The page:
Top Ten Player Types in RPGing

But I'm Always the Healer!
Some people just like to heal, that's all. It's not weird, it shows they care about their fellow adventurers. These players reveal themselves (steady!) pretty early on. They'll introduce themselves as a herbalist, or apothecary, or some such, and will have a quarterstaff instead of a big lump of metal on a stick. Their character sheet will be filled with the names of plants, like lesser snortweed and hairy marsh tuppence, which they'll grind up and rub all over you at the first sign of a paper cut.

Looks Like an Elf, But it's Not an Elf
These players are difficult to spot at first, because they will have told the GM to keep their real identity/species/gender a secret. Some people just like to take the alternate identity thing and give it just one more twist. Of course, the group will eventually discover the truth, maybe while bathing, when arrows seem to bounce off them, or when that suspicious bulge in their pants turns out to be a tail. No matter, there's always a new character to roll up!

I Need Protection!
I can't really say I blame people for doing this, as pretty much every game world is dangerous. But for these players, they can never have enough armour points. They're already wearing full plate armour forged by dwarven smiths out of Smaug hide, carrying a shield made from a bank vault door, and all blessed by the gods themselves to resist anything. But then the party find a ring of protection that gives the player +1 more, and they're right there, explaining to anyone who'll listen that it makes the most sense, for the party of course, if they have it.

A Call Five Arms
I'd imagine this happens to most players at one time or another, it's easy to lose track during an exciting game session. But this player makes a habit of it. Off they go down into the dungeon, dual-wielding a sword and dagger, with a shield in one hand, a lantern in the other, and a map in the other, like a freaky Swiss army knife made of flesh. At some point the GM will challenge them on it, but they'll soon go back to their old ways.

I Might Need it One Day
This is more of a long term thing, and many characters are burdened down at the end of a campaign. But some players just let their character keep everything they've ever owned. A look through their character sheet will reveal a list of the stuff they’re claiming to carry. Every set of armour they've ever owned, every weapon, every tooth/claw/kidney from every creature they ever killed. Remember that time when they thought they'd found a magic stone that was actually just a stone? Yep, still got it. This is why it's a good idea to have new character sheets every now and then.

I Can't Use it Now, But...
Whenever the party find anything useful, this player is at the front of the queue to take it. No matter what it is, whether they can use it or not, they want it. If the party found a magic helm, for instance, this player would be there trying to get it, even if they already have a magic helm, and the new one isn't as good. “But I might lose this one, or break it, or I might grow another head, I just want to be prepared.”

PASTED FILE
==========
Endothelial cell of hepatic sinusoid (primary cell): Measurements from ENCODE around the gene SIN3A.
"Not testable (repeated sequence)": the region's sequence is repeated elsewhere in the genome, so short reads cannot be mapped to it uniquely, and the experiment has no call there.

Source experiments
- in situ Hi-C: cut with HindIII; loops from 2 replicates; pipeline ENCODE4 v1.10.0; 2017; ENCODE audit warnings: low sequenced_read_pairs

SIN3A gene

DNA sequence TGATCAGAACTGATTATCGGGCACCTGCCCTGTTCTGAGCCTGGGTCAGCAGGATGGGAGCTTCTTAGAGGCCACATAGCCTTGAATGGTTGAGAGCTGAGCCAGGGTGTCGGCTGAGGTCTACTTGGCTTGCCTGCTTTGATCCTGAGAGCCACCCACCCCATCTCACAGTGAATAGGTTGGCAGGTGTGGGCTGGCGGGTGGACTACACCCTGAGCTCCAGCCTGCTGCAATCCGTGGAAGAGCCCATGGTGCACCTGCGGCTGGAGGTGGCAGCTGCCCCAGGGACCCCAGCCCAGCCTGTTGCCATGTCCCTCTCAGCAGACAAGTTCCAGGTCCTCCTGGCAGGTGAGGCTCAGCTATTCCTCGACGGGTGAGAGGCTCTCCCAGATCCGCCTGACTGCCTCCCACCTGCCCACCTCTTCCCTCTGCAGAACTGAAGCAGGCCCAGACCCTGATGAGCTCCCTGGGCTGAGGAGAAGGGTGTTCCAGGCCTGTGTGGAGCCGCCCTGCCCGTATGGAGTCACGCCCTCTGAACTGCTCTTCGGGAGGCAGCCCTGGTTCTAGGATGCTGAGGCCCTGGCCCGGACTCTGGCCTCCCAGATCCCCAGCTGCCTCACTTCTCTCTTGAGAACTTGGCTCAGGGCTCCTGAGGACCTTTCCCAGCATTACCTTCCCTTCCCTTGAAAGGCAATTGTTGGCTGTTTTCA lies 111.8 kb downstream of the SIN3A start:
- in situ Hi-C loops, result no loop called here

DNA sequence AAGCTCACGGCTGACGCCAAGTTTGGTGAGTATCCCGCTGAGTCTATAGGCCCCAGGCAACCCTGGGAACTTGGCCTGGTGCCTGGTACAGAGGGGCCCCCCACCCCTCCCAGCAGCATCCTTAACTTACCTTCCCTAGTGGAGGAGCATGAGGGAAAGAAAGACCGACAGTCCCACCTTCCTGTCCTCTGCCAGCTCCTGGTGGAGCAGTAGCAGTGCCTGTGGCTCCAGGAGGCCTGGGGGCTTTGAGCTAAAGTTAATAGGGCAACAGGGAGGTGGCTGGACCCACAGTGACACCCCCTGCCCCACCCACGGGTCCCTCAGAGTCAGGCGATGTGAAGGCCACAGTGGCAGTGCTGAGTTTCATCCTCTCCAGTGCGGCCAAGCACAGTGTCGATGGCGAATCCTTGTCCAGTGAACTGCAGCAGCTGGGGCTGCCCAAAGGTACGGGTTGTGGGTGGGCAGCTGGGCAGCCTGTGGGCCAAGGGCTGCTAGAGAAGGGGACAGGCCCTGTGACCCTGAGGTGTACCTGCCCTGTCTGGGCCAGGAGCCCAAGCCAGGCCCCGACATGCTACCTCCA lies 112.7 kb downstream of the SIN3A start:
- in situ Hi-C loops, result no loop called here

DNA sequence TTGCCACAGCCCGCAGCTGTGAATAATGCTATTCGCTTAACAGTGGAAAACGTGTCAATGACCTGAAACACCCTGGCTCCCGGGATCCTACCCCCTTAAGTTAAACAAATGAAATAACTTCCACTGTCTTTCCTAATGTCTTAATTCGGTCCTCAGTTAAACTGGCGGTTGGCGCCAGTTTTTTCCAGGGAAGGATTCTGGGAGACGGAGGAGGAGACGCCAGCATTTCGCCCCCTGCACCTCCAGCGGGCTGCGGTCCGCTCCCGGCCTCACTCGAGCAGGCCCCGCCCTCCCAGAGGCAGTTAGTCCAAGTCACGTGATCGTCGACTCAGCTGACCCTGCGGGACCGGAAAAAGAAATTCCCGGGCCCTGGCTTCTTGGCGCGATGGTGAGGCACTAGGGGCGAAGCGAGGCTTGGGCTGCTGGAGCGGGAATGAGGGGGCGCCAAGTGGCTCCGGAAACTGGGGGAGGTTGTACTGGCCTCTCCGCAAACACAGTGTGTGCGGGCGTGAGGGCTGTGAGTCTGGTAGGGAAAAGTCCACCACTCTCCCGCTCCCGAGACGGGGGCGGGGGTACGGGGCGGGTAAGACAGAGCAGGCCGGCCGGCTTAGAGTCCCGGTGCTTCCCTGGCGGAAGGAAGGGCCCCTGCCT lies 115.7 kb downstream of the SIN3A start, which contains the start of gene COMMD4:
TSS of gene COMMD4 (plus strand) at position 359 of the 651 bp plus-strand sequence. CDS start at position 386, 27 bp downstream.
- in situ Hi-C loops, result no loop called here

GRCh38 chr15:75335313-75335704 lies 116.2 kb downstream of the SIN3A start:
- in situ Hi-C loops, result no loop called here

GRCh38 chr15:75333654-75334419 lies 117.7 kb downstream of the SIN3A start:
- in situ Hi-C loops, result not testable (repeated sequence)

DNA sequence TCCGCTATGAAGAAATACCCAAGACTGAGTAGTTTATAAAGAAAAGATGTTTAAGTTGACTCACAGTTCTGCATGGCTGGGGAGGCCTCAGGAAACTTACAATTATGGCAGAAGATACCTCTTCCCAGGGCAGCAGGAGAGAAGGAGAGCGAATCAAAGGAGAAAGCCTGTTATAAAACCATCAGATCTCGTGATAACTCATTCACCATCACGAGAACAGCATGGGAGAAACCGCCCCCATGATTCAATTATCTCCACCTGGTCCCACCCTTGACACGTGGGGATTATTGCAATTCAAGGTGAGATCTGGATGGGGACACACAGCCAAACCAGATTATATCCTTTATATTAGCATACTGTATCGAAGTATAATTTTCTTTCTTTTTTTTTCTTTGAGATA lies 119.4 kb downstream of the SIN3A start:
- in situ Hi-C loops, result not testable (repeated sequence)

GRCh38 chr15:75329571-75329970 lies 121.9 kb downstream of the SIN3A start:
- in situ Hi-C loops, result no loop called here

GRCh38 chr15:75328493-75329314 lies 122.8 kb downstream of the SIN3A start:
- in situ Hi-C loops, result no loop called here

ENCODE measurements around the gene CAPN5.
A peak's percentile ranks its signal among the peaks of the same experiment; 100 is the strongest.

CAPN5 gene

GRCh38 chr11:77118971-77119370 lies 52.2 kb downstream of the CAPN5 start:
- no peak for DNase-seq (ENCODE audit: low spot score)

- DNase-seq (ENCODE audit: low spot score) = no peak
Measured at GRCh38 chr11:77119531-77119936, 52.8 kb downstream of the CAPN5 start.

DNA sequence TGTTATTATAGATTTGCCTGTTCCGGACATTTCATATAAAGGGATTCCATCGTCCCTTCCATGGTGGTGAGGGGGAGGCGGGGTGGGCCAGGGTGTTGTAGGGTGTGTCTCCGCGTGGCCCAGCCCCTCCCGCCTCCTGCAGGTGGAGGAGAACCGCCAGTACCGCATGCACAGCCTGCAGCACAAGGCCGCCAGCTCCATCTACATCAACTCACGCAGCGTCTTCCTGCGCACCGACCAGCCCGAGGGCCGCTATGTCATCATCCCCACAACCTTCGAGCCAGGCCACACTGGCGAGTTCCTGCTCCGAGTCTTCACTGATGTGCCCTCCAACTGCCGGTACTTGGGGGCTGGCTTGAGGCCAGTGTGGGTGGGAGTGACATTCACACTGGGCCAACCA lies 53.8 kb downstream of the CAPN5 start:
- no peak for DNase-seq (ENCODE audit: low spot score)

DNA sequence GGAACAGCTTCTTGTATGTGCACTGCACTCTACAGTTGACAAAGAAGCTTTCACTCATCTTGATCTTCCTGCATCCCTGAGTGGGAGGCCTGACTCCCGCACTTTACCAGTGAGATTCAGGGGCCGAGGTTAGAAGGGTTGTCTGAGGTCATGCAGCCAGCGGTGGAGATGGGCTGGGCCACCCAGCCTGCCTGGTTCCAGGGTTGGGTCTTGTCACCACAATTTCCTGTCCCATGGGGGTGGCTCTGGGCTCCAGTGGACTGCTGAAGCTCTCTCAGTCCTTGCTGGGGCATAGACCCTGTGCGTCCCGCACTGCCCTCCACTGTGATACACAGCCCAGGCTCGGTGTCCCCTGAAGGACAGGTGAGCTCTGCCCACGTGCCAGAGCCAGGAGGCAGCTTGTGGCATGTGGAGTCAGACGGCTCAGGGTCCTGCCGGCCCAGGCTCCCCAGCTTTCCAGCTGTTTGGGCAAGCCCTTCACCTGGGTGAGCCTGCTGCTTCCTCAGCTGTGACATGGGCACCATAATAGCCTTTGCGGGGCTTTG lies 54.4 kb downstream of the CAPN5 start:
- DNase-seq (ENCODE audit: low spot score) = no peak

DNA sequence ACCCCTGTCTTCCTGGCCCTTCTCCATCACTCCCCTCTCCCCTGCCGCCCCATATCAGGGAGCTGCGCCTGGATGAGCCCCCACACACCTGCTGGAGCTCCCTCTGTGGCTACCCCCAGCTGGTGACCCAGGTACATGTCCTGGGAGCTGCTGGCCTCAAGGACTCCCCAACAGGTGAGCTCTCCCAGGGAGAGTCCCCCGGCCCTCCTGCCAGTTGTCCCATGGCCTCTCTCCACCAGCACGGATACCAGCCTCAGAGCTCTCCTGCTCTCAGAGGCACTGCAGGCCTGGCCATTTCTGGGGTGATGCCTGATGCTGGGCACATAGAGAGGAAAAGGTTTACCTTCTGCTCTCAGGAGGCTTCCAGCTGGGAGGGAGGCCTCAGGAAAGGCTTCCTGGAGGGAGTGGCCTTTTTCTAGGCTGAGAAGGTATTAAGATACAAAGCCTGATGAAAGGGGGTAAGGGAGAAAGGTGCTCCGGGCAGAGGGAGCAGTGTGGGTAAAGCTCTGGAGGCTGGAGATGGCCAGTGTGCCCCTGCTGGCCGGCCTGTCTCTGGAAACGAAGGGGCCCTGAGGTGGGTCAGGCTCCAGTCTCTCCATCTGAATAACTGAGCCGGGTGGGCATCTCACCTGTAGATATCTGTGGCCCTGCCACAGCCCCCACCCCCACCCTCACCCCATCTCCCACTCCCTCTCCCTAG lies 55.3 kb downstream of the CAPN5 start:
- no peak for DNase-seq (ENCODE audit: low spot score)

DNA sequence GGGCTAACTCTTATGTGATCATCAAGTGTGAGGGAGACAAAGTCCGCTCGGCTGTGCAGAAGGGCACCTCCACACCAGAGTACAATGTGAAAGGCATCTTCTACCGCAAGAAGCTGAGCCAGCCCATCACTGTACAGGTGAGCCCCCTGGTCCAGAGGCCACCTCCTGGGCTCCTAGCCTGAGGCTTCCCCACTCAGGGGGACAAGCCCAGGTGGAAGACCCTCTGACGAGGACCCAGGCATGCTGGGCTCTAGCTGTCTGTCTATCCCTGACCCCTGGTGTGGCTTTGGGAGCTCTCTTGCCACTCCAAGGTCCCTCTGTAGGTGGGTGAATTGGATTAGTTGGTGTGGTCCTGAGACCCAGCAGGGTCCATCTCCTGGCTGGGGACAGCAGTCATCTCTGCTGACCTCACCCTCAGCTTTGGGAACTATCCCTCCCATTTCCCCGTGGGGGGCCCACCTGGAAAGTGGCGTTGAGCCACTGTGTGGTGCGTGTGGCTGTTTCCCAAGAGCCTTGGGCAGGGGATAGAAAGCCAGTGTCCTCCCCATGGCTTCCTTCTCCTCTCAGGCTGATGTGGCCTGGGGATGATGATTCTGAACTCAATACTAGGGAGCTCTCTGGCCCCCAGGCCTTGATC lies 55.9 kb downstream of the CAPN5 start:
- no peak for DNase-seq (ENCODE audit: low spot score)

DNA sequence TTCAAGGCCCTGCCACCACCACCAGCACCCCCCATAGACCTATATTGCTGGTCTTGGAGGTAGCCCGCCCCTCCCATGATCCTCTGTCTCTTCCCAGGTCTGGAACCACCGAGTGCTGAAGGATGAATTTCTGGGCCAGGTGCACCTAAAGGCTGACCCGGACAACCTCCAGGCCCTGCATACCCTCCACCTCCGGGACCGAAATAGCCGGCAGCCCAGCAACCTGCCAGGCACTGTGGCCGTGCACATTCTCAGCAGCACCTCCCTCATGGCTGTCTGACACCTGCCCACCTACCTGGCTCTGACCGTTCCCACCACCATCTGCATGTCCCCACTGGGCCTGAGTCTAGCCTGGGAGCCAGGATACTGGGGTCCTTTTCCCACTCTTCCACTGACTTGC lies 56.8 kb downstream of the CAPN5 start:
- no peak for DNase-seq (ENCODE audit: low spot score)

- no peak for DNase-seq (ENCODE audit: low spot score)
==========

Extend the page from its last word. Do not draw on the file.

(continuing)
Everyone gathers stuff along the way. At the end of a long campaign, character sheets can get a bit messy. But this player takes it to extremes. Most people manage with a printed character sheet specific to the system they're using, a blank sheet to take notes, and maybe one or two notes from the GM. The librarian's character sheet is like a novel, several sheets of paper joined by a treasury tag, with every map, clue, name and place they encountered along the way. In addition, they have little notes attached to the tags, flapping around like elf-ears in a gale, usually so far out of date even the GM doesn't know what they mean.

Who's This Guy?
You've slogged through the Marsh of Death, climbed the Tower of Fangs and are finally ready to face the blackest of black mages and his horde of undead kangaroos, (What? Kangaroos are scary!) to rescue the prisoners and retrieve the Book of Powerfulness. Just before the first dice roll that will start the combat, this player says “What are we here for, and who's this guy?” and you have to pause while someone explains it all to them. Different players have different levels of immersion and dedication to the game, which is only natural. This player is mostly here for the social aspect and the beer.

Jack of All Trades
As I mentioned, this is most of my characters. I just like to get stuck in, ok? Whatever the situation, I want to be involved. Combat? check, big axe. Scouting? check, sneak skills. Magic? check, fireball! Healing, picking locks, identifying footprints, line-dancing, making chimichangas? check. Ok, this approach, to complete the quote, does make my characters '...master of none' but I'm not bothered. Ok, so I have a one percent chance of understanding what the foreign merchant is saying while lip-reading in the fog, it's better than none at all.

I Look Under The Fire
As many RPG worlds are magical or technologically advanced, many things are possible. It often pays to be thorough. But this player isn't happy until they've looked absolutely everywhere. For instance, if the party were searching for the resting place of a vampire, this character would be looking in buckets and under tea cups, because “you never know.” The rest of the party have already stopped searching this particular location, because the GM said, very slowly, “you don't find anything,” which most players know is metarule code for “there's nothing there, let's move on.”